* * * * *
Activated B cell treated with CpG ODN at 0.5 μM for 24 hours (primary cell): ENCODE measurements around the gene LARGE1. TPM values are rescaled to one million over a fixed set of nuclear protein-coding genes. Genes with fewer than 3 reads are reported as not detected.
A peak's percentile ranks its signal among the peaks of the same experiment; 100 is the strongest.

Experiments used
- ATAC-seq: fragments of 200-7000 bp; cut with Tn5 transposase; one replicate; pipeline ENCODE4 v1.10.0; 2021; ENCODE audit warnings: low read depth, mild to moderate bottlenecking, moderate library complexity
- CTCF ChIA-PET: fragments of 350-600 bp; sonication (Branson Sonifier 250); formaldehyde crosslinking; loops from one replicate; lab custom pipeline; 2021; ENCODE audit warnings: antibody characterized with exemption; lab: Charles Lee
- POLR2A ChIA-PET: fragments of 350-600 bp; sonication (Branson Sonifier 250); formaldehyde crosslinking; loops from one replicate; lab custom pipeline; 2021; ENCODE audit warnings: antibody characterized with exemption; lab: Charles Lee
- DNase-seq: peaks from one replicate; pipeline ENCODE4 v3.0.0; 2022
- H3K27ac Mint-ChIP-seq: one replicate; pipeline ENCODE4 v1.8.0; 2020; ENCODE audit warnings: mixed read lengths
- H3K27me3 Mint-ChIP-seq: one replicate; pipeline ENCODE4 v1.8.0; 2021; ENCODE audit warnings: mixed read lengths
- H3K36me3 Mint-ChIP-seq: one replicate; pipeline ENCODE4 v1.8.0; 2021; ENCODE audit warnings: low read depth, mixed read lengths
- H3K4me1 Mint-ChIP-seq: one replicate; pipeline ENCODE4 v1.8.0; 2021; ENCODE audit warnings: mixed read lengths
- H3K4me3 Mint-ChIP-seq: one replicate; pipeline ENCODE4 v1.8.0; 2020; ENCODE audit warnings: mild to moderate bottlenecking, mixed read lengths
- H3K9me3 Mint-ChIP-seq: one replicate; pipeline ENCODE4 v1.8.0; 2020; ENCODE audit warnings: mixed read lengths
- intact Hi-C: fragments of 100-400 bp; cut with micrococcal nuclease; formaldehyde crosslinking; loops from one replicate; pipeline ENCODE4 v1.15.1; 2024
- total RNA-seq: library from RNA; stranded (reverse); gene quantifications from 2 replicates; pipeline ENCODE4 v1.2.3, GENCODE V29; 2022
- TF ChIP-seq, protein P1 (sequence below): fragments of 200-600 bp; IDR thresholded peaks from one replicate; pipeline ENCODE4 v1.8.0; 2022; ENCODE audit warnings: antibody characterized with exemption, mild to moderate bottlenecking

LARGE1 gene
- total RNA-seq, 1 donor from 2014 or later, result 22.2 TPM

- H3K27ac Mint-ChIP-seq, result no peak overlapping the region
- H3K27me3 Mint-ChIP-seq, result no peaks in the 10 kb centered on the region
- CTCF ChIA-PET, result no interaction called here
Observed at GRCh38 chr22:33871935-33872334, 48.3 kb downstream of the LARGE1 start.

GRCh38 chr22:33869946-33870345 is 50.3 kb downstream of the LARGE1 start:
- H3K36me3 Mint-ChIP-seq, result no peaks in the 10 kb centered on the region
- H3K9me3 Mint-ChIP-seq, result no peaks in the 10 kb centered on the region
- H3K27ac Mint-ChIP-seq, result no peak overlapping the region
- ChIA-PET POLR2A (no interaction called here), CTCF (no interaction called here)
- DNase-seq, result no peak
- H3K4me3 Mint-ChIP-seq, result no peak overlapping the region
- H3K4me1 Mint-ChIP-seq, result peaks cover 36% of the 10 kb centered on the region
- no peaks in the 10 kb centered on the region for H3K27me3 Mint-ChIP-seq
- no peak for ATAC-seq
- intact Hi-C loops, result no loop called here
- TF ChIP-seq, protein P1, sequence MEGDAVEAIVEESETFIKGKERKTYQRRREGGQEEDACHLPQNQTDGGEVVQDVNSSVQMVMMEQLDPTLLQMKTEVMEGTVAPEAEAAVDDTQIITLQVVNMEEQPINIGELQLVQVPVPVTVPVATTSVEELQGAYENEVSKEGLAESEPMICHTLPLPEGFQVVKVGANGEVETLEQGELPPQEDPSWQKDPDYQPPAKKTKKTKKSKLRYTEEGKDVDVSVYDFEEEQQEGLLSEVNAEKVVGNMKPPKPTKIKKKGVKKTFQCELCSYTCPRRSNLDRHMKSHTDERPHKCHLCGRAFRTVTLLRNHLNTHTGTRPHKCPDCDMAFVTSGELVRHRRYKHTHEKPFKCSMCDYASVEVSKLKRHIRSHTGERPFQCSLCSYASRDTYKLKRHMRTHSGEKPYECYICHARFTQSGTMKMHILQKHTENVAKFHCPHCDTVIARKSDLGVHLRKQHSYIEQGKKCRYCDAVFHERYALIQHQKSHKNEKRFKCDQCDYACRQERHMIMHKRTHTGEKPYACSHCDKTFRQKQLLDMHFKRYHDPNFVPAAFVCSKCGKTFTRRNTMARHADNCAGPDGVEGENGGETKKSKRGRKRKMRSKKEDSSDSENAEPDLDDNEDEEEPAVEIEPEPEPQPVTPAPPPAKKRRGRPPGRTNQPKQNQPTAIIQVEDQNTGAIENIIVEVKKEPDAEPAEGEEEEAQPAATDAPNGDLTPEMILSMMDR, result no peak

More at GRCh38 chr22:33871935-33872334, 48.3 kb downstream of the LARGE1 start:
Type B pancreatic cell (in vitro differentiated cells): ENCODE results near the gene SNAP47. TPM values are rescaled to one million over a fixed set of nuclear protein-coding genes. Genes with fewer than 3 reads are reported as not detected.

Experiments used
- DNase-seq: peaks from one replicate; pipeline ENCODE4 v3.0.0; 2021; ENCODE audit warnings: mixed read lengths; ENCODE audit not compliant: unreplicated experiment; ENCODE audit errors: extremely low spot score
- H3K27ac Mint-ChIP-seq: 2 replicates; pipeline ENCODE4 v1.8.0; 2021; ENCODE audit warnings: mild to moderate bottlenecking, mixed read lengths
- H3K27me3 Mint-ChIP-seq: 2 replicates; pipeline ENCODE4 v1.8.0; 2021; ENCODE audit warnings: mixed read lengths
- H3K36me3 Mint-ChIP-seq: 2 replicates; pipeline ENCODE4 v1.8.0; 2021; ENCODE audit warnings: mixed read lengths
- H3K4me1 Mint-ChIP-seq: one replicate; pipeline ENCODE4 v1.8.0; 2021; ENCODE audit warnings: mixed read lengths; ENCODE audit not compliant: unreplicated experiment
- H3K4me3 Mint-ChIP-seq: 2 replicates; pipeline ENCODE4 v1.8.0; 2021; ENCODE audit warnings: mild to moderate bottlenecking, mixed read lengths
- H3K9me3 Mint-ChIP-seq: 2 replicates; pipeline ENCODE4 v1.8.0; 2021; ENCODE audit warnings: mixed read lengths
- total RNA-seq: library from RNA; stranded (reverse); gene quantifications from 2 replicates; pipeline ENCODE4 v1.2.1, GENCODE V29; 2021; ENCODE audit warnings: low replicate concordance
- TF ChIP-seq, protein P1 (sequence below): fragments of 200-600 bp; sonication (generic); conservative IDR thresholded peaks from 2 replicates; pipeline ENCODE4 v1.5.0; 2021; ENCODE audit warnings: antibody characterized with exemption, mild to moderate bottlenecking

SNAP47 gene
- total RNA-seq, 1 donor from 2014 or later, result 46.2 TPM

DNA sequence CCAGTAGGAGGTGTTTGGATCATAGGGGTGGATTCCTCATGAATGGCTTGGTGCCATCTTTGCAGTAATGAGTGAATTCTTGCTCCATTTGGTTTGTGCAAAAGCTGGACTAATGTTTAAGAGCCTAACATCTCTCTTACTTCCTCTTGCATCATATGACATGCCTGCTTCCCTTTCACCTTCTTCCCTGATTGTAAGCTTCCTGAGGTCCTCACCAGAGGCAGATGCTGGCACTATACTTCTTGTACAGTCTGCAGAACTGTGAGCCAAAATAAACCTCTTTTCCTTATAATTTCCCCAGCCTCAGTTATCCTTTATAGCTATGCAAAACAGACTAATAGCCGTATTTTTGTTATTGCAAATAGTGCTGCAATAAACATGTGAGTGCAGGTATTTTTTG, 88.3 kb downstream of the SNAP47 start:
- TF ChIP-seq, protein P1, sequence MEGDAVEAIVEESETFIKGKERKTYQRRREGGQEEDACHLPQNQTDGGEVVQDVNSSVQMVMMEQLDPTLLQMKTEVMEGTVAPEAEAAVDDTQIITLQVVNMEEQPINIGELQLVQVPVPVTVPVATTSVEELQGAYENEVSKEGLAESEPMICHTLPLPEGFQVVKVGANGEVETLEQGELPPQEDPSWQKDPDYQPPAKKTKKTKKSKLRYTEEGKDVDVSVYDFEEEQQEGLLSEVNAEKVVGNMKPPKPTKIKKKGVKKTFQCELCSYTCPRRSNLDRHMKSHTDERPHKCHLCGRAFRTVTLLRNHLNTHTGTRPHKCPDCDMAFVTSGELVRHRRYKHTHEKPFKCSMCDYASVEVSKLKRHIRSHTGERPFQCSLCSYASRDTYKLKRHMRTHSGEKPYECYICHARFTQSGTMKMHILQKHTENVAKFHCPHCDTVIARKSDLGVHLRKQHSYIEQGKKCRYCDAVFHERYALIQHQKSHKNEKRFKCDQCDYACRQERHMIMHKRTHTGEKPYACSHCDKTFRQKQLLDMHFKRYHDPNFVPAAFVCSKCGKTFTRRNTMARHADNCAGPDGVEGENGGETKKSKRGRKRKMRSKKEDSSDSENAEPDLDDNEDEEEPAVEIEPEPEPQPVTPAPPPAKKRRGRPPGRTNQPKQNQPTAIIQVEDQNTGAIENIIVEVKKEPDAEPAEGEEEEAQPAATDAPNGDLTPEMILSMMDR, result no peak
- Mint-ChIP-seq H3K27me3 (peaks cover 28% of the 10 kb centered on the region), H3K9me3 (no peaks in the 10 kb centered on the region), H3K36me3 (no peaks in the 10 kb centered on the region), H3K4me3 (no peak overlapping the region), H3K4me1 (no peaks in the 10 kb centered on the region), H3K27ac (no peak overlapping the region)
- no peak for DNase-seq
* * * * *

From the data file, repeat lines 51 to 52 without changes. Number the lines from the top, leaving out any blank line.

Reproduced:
- Mint-ChIP-seq H3K27me3 (peaks cover 28% of the 10 kb centered on the region), H3K9me3 (no peaks in the 10 kb centered on the region), H3K36me3 (no peaks in the 10 kb centered on the region), H3K4me3 (no peak overlapping the region), H3K4me1 (no peaks in the 10 kb centered on the region), H3K27ac (no peak overlapping the region)
- no peak for DNase-seq